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by L.B. Jeffries

18 Mar 2008

For all the fantasy trappings that dominate video games, it’s kind of surprising that there aren’t many games that push the boundaries of what magic could do in a video game. I’m going to operate on the loose definition of magic as “a supernatural ability to interact with your environment” both for the sake of argument and to illustrate a greater problem with video games & magic. Simply put, a supernatural force that is supposed to give me the ability to do anything does not, in video games, seem to do much except be an elaborate light switch.

Every RPG that comes out, every action game that uses magic, is confined by one simple paradox: it’s only for combat. In Hexen magic was little more than a different kind of gun that the player used. In games like Final Fantasy or Baldur’s Gate, magic mostly served as a different method of attack. In both Diablos, it can’t even be used inside of town, much less for anything besides killing. All that magic really boils down to in games is variations on attacking, healing, shields, flying, fear spells, etc. Okay, flying is cool, but BESIDES that, you start to get the idea that most wizards in video games tend to be very bloody minded people. Bioware’s Knights of the Old Republic comes to mind as an exemption, but it was little more than a dialogue option that tended to kill the conversation in that instance. I’m not shitting on magical combat in video games, mind you. I’m just noting the fact that all elements in combat, whether it be an RPG or a shooter, involve kill or be killed. You’re either hurting someone or enhancing your ability to hurt someone. Again, that’s not a problem, but for something with the interactive potential of magic to be reduced to a boomstick…it kind of leaves you wondering. After all, a gun does not have a lot of variety even in real life. You’re either shooting it or you’re not, leaving it to be little more than the interactive equivalent of a light switch. Why should magic be trapped along the same principles? Would it be possible for someone to feature magic in a game that wasn’t expressly pre-determined to just go boom (or help me go boom) all the time?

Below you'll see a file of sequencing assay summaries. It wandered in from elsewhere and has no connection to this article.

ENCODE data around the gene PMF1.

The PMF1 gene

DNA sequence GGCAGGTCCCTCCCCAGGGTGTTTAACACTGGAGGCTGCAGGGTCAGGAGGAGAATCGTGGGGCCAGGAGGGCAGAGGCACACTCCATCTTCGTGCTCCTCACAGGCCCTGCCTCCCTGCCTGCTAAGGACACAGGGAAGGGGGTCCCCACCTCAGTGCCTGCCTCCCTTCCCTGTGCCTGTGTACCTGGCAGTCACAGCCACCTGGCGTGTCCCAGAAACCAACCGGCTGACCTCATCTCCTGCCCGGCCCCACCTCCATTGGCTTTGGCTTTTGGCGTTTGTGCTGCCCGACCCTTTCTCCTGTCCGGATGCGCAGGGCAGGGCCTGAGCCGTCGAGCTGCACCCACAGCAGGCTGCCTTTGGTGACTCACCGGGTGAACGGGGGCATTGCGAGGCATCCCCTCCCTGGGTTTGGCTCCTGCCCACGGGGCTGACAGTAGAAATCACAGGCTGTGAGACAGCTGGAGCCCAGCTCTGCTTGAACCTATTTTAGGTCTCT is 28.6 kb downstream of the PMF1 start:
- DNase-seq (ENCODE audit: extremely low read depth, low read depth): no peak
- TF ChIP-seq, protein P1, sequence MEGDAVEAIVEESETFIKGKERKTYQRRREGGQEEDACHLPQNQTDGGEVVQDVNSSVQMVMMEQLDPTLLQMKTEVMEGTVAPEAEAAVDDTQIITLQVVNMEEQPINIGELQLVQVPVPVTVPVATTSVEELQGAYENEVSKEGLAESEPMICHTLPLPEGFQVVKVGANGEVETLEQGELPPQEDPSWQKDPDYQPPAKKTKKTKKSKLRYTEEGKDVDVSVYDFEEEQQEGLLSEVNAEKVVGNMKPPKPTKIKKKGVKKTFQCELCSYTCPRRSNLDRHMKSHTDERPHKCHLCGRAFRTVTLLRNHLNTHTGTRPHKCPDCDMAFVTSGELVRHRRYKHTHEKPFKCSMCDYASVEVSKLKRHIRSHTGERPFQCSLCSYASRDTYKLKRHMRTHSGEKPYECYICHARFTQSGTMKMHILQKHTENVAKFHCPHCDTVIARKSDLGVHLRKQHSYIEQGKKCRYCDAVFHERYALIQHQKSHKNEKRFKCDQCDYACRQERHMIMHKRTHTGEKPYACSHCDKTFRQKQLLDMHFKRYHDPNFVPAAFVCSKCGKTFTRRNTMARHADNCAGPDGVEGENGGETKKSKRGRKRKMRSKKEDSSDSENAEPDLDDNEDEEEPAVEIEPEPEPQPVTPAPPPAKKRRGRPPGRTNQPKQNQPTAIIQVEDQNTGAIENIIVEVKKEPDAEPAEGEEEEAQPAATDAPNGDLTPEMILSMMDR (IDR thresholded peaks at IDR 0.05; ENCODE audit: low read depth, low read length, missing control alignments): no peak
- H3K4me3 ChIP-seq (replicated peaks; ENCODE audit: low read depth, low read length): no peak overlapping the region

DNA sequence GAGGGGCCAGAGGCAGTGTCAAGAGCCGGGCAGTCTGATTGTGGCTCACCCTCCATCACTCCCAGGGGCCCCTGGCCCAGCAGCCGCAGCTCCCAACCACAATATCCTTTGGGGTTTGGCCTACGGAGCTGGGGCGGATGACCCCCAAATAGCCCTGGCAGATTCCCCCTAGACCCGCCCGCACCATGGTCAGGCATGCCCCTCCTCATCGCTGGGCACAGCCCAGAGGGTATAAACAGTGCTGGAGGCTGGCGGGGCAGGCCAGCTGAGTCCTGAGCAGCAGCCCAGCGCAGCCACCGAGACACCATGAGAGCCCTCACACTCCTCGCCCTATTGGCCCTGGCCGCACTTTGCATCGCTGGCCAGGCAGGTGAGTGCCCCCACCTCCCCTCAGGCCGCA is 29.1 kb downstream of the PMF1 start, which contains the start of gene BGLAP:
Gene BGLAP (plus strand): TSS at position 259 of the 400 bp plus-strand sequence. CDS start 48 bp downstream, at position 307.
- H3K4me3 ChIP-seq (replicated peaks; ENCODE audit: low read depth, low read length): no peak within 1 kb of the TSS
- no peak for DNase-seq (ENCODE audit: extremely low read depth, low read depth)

by Bill Gibron

17 Mar 2008

South Park has always been a show about contrasts. On the one hand, creators Trey Parker and Matt Stone have loved to wallow in the infantile juvenilia that make a series about foul mouthed grade schoolers so much fun. It’s a combination of toilet humor and gross out gratuity that these men have truly mastered. But there is also the savvy, satiric side to their work, a clear cut social commentary conceit that often cuts to the very funny bone of otherwise sensitive, hot button issues. It’s why, unlike Seth McFarlane and other Family Guy pretenders, Parker and Stone remains solid comic geniuses. Clear proof of this exists in the three-part trilogy from Season 11 entitled Imaginationland. Turned into a direct-to-DVD “movie” by Paramount to capitalize on Park‘s continued success, it stands as one of the best things this animated anarchy has ever accomplished.

When fussy Eric Cartman bets cynical Kyle Broflovski that leprechauns do exist, the stakes are rather severe. If Cartman loses, he owes his nemesis $10. If Kyle loses, he must suck Eric’s balls - literally. When a mission into the local woods turns up one of the Irish imps, it looks like the wager is won. But the leprechaun was supposed to warn far off Imaginationland of a terrorist attack, and when he fails to arrive, Al-Qaida starts kicking fictional character ass. Unfortunately, the mayor of the whimsical region has just brought Park boys Stan Marsh, Jimmy Volmer, and Leopold “Butters” Storch for a visit. As Cartman continues his efforts to get Kyle to “pay up”, everyone but Butters escapes. He is used by the terrorists as a tool to open up the gates of the evil side of Imaginationland. In the meantime, the government gets a Stargate style idea to infiltrate the pretend place and put a nuke directly in the Islamic extremist’s way.

For anyone who wonders why, after 12 seasons, South Park remains the best animated show on television, something like Imaginationland is all the proof any defender requires. Drop dead brilliant from beginning to end, and successfully applying the patented production approach of meshing the retarded with the regal, this hour long expanded episode stands as a shining moment for all involved. Parker and Stone have been flawless before, bringing their strangled, surreal sensibility to their big screen First Amendment romp Bigger, Longer, and Uncut and delivering definitive episodes (“Timmy 2000”, “It Hits the Fan”) throughout the course of their decade long run. But nothing can prepare you for the epic scope and sense of fun found here. Digging through a list of fictional characters that everyone recognizes (Raggedy Ann, Mickey Mouse) is one thing. To include religious icons and social symbols pushes everything one step closer to a full fledged masterpiece.